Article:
New York

Justin Liam O’Brien, Baptism, 2021, oil on linen, 60 × 60".

Justin Liam O’Brien, Baptism, 2021, oil on linen, 60 × 60".

Justin Liam O'Brien

Monya Rowe Gallery

In July 2020, New York–based painter Justin Liam O’Brien opened “Damned by the Rainbow,” a solo show at GNPY Gallery in Berlin. It bloomed across Instagram; he had caught the confusing spirit of lockdown, when the company of others was simultaneously desired, feared, and redefined. A number of his oils on linen featured men together—dancing, having sex, reluctantly hanging out—their voluptuous bodies flushed not so much with blood, but with an expansive, billowing fondness. When O’Brien depicted crowds with his warm and comforting palette, they were buoyant, bustling. But when he portrayed solitary figures, their loneliness was palpable and all too recognizable.

Roughly a year later, O’Brien returned to his longtime gallery, Monya Rowe, with an exhibition titled “Dreams.” Its centerpiece was a giant canvas—an ode to a beloved Brooklyn sex party: NYC Inferno (all works 2021). Titled after the bacchanal, the painting called to mind Diego Rivera’s work in its heroic representation of queers fucking and sucking, proving that an orgy can indeed be a political event. In the foreground a three-way solidifies into a secure compositional structure, while in the background a trio of bodies seemingly merge into one, becoming a many-limbed creature of ecstasy. Whether from the divine heat of communion or the hard work of intimacy, all of them glow.

O’Brien is alone in Self-Portrait, 29. His visage droops so glum and heavy that it brings down the landscape behind him—the work gives off a solitary kind of doom. But elsewhere, he let his softly shaped characters find each other in the holy texts of queer cinema and literature. His painting Each Man Kills the Thing He Loves, a dizzying mélange of knife fight and circle jerk, depicts a scene from Rainer Werner Fassbinder’s 1982 film Querelle, an adaptation of Jean Genet’s 1947 novel Querelle de Brest. Another painting, Magic Mountain—perhaps an homage to Thomas Mann’s homoerotic masterwork of 1924—features a portrait of O’Brien’s partner scrunching his face at an ominous insect. His expression seems, like much of Mann’s writing, inscrutable but passionate.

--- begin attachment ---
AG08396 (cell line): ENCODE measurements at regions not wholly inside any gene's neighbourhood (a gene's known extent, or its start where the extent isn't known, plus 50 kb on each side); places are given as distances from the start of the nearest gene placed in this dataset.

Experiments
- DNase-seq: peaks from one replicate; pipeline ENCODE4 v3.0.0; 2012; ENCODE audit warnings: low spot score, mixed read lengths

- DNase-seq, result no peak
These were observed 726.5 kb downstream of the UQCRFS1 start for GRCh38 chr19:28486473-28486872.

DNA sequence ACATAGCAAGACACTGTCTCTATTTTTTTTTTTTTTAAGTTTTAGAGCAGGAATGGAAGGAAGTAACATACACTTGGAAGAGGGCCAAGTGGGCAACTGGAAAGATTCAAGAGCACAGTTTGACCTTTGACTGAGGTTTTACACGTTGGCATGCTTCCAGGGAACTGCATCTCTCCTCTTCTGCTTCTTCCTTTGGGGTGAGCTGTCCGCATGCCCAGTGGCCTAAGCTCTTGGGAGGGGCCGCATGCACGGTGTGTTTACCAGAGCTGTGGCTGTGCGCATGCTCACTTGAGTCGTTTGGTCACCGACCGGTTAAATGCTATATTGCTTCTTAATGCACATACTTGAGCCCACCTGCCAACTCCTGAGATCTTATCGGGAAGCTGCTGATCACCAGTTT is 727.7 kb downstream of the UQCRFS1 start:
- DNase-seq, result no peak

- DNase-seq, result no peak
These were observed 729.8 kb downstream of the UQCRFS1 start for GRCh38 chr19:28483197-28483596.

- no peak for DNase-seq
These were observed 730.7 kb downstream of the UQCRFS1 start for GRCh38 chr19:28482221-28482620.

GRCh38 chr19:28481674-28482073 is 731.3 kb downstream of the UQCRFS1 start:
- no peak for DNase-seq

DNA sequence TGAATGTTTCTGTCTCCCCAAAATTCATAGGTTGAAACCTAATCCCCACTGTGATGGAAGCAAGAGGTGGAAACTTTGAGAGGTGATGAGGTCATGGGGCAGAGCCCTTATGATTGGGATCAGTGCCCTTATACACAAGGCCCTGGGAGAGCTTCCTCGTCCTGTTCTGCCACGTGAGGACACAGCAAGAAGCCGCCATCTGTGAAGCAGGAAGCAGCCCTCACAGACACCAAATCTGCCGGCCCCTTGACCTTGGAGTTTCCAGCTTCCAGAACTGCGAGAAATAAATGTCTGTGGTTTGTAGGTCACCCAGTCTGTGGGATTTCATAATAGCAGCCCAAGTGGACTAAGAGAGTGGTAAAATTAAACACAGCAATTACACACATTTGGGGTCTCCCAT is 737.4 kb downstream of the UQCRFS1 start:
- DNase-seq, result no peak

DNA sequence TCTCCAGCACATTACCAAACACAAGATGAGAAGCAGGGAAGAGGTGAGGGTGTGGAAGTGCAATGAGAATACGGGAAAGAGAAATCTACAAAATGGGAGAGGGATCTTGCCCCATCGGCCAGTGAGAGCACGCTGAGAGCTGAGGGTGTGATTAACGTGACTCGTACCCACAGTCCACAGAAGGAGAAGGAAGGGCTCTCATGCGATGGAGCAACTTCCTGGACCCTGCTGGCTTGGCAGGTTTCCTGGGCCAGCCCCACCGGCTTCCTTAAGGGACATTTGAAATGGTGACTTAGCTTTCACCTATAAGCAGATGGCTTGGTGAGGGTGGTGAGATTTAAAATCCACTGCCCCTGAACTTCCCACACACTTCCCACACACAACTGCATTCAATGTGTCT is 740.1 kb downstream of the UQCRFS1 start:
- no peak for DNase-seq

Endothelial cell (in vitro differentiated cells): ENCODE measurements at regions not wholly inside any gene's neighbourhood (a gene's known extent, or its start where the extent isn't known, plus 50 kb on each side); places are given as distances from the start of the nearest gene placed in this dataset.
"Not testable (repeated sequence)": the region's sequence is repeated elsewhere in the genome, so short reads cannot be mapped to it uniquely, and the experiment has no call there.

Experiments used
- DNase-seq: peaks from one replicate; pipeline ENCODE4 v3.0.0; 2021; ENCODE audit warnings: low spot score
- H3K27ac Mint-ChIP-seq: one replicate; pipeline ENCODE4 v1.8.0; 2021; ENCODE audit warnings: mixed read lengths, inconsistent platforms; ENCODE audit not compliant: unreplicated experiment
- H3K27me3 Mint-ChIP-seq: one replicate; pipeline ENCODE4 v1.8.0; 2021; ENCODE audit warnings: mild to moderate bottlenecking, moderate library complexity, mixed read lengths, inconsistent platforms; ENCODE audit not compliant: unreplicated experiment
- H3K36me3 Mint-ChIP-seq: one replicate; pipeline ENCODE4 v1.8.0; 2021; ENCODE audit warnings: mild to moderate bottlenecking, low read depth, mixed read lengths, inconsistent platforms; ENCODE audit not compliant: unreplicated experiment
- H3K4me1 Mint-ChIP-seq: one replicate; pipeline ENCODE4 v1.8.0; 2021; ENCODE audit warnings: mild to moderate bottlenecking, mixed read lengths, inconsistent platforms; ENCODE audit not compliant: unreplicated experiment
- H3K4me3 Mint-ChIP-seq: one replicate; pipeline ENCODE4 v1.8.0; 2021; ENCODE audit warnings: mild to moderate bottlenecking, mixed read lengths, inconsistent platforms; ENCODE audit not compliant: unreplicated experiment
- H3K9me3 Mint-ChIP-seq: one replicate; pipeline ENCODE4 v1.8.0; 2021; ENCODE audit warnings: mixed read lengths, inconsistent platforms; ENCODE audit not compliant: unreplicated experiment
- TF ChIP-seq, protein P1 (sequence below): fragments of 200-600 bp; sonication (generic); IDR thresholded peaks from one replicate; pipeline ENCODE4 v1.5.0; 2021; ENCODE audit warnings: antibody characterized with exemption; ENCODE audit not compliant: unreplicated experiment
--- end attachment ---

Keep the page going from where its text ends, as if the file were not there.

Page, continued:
The artist spent the lonely days and nights of the pandemic looking to the kind of religious art that sustained viewers through previous apocalypses. O’Brien’s Nativity transposes a version of Piero della Francesca’s choir from his Natività, 1470–75, as they serenade the infant Jesus. In O’Brien’s picture, the little savior raises his arms and looks quizzically at the guy in short shorts kneeling before him. The man sucks in his gut, and a ray of sunlight emphasizes his pale adult breasts, which will offer no succor to the child of God (but might get some attention at Inferno). In Baptism—another reinterpretation of a Piero painting, Il Battesimo di Cristo (The Baptism of Christ), 1448–50—partygoers kiki around a table laden with red Solo cups and aluminum cans. A twink with sagging pants bends over his phone while performing a sort of talk-to-the-hand dismissal of the sacramental sprinkling of Christ, which occurs deep in the background. It’s hard not to consider this canvas as a read of queer culture, filled with people too obsessed with their techno-revelries to notice the divine. (It’s also tough not to think about the generous reverence Salman Toor bestows on the smartphones his characters cradle, the machines tenderly bathing their owners in a numinous light.) Near Jesus, a dancing man waves his arm in ecstasy. His limp wrist finds a home between Piero’s holy dove and the bowl of water anointing the head of the savior. Who’s blessing whom? The son of God appears to disapprove of the scene. But as O’Brien’s work shows us, heaven is here—drunk, beautiful, and human.